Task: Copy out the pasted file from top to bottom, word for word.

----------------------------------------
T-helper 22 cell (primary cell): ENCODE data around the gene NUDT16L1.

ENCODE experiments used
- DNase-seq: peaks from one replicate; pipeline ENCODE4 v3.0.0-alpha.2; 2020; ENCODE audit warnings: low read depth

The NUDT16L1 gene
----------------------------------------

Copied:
T-helper 22 cell (primary cell): ENCODE data around the gene NUDT16L1.

ENCODE experiments used
- DNase-seq: peaks from one replicate; pipeline ENCODE4 v3.0.0-alpha.2; 2020; ENCODE audit warnings: low read depth

The NUDT16L1 gene